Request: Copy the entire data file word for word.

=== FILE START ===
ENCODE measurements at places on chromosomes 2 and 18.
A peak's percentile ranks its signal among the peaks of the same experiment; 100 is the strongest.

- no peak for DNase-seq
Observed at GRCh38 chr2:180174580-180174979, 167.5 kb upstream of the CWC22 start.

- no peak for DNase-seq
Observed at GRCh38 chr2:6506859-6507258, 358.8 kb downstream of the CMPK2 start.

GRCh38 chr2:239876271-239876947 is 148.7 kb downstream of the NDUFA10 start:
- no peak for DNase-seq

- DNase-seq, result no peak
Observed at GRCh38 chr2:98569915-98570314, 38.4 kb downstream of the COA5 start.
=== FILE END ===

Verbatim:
ENCODE measurements at places on chromosomes 2 and 18.
A peak's percentile ranks its signal among the peaks of the same experiment; 100 is the strongest.

- no peak for DNase-seq
Observed at GRCh38 chr2:180174580-180174979, 167.5 kb upstream of the CWC22 start.

- no peak for DNase-seq
Observed at GRCh38 chr2:6506859-6507258, 358.8 kb downstream of the CMPK2 start.

GRCh38 chr2:239876271-239876947 is 148.7 kb downstream of the NDUFA10 start:
- no peak for DNase-seq

- DNase-seq, result no peak
Observed at GRCh38 chr2:98569915-98570314, 38.4 kb downstream of the COA5 start.